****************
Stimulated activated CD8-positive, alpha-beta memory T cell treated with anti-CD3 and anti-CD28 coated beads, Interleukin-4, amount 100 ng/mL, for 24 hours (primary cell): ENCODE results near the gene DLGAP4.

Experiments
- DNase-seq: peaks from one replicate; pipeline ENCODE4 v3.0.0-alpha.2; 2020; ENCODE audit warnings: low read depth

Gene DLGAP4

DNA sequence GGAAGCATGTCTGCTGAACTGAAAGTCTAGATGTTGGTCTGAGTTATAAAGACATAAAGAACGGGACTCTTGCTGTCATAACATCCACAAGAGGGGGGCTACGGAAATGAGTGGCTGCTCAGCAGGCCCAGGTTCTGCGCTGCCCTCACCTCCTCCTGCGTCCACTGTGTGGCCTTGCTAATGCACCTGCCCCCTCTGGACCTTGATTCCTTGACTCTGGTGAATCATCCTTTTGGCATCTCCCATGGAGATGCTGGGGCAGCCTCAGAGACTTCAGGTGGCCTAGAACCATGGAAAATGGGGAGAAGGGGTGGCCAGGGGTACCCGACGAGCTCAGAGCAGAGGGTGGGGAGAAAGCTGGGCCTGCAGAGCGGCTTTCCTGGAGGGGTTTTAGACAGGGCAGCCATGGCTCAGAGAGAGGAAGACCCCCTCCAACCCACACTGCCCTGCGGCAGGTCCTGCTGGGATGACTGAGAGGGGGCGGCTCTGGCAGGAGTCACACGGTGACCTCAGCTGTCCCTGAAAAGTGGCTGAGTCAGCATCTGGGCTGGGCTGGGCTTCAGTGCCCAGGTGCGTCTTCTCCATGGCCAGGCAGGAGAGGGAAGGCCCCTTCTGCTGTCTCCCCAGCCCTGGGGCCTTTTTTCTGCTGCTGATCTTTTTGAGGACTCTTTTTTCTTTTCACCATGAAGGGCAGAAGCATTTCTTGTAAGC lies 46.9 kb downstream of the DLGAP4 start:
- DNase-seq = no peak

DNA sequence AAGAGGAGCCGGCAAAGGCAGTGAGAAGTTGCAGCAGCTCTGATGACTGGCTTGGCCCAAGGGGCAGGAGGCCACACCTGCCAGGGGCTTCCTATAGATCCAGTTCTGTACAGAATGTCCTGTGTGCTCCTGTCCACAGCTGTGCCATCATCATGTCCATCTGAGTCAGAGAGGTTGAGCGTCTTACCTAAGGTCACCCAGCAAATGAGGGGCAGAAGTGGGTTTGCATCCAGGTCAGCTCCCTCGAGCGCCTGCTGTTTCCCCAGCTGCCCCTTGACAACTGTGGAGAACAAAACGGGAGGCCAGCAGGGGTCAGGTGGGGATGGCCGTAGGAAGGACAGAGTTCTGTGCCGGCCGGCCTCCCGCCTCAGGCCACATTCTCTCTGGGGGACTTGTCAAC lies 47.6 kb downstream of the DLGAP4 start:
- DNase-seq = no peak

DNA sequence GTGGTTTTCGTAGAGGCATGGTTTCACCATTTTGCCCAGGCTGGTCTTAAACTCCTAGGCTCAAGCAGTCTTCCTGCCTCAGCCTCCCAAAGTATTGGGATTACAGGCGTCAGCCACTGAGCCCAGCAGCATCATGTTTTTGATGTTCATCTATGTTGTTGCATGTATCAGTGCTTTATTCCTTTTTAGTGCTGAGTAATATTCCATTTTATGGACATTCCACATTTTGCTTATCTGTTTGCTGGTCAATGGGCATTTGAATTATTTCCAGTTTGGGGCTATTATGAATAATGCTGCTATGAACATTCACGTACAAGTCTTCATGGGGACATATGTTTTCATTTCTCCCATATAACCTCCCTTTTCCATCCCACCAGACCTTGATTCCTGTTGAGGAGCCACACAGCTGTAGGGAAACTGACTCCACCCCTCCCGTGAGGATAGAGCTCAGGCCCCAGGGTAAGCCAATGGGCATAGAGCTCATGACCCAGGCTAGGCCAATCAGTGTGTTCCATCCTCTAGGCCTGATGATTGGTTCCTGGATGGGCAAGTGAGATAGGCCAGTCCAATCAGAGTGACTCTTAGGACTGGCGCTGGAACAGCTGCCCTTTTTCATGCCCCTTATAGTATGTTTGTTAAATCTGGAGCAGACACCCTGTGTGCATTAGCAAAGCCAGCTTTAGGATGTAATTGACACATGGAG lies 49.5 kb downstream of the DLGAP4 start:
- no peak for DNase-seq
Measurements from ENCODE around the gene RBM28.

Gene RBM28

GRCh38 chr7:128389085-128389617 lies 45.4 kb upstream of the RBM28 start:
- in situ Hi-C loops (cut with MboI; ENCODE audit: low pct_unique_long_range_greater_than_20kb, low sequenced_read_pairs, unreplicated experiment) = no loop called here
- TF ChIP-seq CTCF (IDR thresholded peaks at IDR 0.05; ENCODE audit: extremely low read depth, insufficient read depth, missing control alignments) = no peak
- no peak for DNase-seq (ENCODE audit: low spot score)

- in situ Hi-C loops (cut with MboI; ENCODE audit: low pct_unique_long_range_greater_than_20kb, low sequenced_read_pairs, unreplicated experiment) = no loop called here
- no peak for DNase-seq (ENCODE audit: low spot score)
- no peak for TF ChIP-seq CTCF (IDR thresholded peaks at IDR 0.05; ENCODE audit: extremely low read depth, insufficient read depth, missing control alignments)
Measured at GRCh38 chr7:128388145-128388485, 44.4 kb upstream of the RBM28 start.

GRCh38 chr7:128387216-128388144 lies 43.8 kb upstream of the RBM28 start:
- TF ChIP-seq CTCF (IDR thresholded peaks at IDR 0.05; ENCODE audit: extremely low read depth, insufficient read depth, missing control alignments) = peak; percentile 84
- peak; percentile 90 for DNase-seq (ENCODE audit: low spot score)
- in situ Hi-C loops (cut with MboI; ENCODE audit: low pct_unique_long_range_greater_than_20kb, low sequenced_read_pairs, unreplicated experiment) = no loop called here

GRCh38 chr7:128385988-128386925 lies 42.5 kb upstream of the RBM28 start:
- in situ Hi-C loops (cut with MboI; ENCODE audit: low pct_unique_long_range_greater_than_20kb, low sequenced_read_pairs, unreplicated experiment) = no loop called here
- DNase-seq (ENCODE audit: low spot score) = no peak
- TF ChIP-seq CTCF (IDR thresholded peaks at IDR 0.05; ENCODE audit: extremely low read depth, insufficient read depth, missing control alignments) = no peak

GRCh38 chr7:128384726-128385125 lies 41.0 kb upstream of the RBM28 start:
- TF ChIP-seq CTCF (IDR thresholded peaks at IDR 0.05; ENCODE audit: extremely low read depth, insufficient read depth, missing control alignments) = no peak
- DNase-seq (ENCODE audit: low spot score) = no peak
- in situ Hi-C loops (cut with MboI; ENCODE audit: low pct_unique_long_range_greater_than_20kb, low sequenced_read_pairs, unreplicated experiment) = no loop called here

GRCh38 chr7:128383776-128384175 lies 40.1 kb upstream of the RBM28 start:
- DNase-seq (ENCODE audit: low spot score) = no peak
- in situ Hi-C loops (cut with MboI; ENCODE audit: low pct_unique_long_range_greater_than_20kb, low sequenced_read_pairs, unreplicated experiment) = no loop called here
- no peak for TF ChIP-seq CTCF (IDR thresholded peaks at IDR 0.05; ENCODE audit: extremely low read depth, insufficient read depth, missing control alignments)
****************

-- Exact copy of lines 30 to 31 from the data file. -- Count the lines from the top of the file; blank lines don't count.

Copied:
- TF ChIP-seq CTCF (IDR thresholded peaks at IDR 0.05; ENCODE audit: extremely low read depth, insufficient read depth, missing control alignments) = no peak
- DNase-seq (ENCODE audit: low spot score) = no peak